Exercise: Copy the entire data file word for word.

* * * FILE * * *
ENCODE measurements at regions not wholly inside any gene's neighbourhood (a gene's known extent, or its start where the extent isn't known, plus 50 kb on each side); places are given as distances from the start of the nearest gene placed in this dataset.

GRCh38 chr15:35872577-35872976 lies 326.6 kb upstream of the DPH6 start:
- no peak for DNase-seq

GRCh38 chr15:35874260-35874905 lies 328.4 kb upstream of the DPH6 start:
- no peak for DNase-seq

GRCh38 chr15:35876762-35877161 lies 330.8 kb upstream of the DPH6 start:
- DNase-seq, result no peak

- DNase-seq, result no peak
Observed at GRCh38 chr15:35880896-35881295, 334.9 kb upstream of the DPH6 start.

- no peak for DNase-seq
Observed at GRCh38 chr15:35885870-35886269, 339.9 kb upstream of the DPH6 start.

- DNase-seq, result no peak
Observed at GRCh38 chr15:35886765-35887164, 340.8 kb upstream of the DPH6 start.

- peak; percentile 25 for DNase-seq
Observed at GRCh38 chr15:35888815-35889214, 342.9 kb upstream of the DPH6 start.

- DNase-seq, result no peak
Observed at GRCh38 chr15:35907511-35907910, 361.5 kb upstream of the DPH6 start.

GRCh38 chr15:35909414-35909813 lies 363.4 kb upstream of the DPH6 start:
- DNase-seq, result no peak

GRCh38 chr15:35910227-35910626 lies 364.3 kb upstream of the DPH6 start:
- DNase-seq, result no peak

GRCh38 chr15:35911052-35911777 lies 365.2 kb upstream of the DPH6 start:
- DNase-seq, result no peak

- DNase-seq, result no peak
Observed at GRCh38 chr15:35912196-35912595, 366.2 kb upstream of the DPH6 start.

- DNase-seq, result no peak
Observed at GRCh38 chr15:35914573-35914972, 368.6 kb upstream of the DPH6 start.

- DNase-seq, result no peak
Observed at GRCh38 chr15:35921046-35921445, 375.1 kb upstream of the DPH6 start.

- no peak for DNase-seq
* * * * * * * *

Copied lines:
ENCODE measurements at regions not wholly inside any gene's neighbourhood (a gene's known extent, or its start where the extent isn't known, plus 50 kb on each side); places are given as distances from the start of the nearest gene placed in this dataset.

GRCh38 chr15:35872577-35872976 lies 326.6 kb upstream of the DPH6 start:
- no peak for DNase-seq

GRCh38 chr15:35874260-35874905 lies 328.4 kb upstream of the DPH6 start:
- no peak for DNase-seq

GRCh38 chr15:35876762-35877161 lies 330.8 kb upstream of the DPH6 start:
- DNase-seq, result no peak

- DNase-seq, result no peak
Observed at GRCh38 chr15:35880896-35881295, 334.9 kb upstream of the DPH6 start.

- no peak for DNase-seq
Observed at GRCh38 chr15:35885870-35886269, 339.9 kb upstream of the DPH6 start.

- DNase-seq, result no peak
Observed at GRCh38 chr15:35886765-35887164, 340.8 kb upstream of the DPH6 start.

- peak; percentile 25 for DNase-seq
Observed at GRCh38 chr15:35888815-35889214, 342.9 kb upstream of the DPH6 start.

- DNase-seq, result no peak
Observed at GRCh38 chr15:35907511-35907910, 361.5 kb upstream of the DPH6 start.

GRCh38 chr15:35909414-35909813 lies 363.4 kb upstream of the DPH6 start:
- DNase-seq, result no peak

GRCh38 chr15:35910227-35910626 lies 364.3 kb upstream of the DPH6 start:
- DNase-seq, result no peak

GRCh38 chr15:35911052-35911777 lies 365.2 kb upstream of the DPH6 start:
- DNase-seq, result no peak

- DNase-seq, result no peak
Observed at GRCh38 chr15:35912196-35912595, 366.2 kb upstream of the DPH6 start.

- DNase-seq, result no peak
Observed at GRCh38 chr15:35914573-35914972, 368.6 kb upstream of the DPH6 start.

- DNase-seq, result no peak
Observed at GRCh38 chr15:35921046-35921445, 375.1 kb upstream of the DPH6 start.

- no peak for DNase-seq